The new comer in the Conway’s breakfast line-up, the Conway Cafe (further down Route 16 on the left before the lights in Conway), is located in Majestic Theater Block. Local transplant Joe Quirk owns both establishments. The Conway Cafe can fulfill one’s desire to have breakfast at a reasonable hour while seeing a first run movie in a quality viewing room. Breakfast will cost you between $3.50 and $7.00, while the morning movie is an additional $6.00 up until 1 PM.
Breakfast has always had its proper place in the North Country of New Hampshire; ‘first’ among the day’s meals! A tradition of good breakfast food cooked with pride and well served to all is a piece of the village of Conway, New Hampshire.
Currier and Ives ‘prints’ present themselves in the moment. The reds, oranges and yellows of Fall, the pungent smell of wood smoke from wood stoves taking the chill off the day, or the advancing hues of green with the coming of Spring are all evident in the seasons that book-end the route through the Notch. Find your way to Evan’s Notch via Route 113 N; serpentining along the Maine – New Hampshire border!
Be prepared to take your time, to stop and read, to look and listen; get out of your car, get off your bike. Travel through history; colonial era cemeteries, churches and established family names, original town buildings and farmsteads; that, and the roadside geology, all the while escaping the crowds and traffic. No matter the season, the day traveler will celebrate a visual feast: the stark yet beautiful backwoods New England of old, a marvelous mix of derelict-to-prosperous farms and homesteads with a forested, hill-and-dale drive giving way to wide open vistas of unexpectedly rich farmland, and the time and weather-worn rugged Appalachian Mountains as one’s ultimate destination.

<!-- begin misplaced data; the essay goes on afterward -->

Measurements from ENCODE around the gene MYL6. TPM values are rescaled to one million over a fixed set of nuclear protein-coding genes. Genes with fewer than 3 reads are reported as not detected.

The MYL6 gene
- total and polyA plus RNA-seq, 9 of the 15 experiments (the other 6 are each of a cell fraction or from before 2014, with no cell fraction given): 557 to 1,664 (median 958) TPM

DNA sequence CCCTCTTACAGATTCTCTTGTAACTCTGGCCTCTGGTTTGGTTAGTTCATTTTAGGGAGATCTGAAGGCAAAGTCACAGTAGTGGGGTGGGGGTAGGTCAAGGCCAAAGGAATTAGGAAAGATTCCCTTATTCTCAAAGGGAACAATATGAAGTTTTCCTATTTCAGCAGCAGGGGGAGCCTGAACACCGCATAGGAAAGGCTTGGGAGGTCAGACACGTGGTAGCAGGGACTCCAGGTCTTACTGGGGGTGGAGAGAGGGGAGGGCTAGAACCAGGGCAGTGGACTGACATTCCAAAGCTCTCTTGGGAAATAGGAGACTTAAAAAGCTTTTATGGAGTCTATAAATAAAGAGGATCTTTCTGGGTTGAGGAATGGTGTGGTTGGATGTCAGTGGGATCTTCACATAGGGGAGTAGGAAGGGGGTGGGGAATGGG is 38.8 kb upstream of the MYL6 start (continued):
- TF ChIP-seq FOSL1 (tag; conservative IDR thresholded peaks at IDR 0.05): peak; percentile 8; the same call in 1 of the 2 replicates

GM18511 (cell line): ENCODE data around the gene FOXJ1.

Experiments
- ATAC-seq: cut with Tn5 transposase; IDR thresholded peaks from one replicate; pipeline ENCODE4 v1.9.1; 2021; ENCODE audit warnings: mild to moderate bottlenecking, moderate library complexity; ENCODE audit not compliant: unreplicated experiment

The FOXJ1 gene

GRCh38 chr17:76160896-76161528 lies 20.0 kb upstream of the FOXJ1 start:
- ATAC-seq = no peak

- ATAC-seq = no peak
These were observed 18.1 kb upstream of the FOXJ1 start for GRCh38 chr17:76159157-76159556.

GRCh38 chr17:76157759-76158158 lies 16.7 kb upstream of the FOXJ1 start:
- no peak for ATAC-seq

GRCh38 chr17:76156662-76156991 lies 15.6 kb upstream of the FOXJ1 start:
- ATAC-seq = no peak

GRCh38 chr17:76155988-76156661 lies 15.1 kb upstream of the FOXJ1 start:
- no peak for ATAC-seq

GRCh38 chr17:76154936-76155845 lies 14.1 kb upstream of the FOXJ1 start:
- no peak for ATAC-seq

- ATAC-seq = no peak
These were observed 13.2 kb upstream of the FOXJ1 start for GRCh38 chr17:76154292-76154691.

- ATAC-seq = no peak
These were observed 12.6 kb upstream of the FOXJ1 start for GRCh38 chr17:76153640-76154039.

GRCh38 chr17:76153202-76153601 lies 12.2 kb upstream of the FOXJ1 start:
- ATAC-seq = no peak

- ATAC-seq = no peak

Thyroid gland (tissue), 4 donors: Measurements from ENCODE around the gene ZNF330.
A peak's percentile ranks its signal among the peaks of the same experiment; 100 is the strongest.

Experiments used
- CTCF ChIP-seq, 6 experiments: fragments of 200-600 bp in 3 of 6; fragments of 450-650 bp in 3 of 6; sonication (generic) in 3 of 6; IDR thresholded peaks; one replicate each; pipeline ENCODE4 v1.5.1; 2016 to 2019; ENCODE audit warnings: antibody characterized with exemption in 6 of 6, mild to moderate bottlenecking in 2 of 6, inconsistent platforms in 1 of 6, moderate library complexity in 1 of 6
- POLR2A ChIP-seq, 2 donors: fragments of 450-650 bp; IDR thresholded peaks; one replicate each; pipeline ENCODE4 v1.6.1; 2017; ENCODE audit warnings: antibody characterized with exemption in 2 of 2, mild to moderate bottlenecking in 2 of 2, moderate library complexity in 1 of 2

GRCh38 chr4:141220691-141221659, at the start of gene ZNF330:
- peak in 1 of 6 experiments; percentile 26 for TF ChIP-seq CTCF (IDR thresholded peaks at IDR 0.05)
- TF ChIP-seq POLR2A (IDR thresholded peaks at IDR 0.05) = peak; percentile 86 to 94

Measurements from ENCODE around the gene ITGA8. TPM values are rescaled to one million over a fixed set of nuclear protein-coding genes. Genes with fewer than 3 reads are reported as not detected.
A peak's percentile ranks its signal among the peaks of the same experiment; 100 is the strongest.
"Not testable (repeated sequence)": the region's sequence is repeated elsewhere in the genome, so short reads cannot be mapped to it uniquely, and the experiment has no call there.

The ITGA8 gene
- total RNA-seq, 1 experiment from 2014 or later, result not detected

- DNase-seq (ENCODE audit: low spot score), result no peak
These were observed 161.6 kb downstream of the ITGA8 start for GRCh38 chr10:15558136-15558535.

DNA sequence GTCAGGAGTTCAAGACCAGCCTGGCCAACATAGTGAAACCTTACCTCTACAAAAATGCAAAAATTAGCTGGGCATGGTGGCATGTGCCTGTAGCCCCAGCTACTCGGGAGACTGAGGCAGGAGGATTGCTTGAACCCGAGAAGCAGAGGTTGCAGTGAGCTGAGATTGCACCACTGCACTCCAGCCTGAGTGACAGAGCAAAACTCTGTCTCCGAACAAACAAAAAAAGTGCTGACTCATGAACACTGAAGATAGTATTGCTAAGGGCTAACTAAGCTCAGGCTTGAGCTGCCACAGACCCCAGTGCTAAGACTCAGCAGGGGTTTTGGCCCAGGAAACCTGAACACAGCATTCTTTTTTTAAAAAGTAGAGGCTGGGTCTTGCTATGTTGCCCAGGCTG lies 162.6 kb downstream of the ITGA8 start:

Once experienced, Evan’s Notch via Route 113 becomes the visual yardstick, defining the vision of, rural northern New England.
Route 113, claimed by the State of Maine as a Scenic Byway, leaves the town of Fryeburg as River Street at the corner of Main and River Street (Mile 00.0). The traveler will find no strip-mall development, a la North Conway, for the town of Fryeburg. Grand old New England homes front Main Street with property running ‘forever’ back to the river. The only real excesses the town of Fryeburg seems to allow itself are the Oxford County Fair, better known as the Fryeburg Fair, taking overt in early October and the legions of recreational canoeists that float (party) down the Saco River during the brief New England summer. The traveler leaves town quickly on River Street, over a wooded knoll past the Weston’s well-kept and prosperous brown and tan Rivercroft Farm, crossing the wide sluggish Saco River. The intervale stretches out to the north and the mountains containing our destination form in the distance.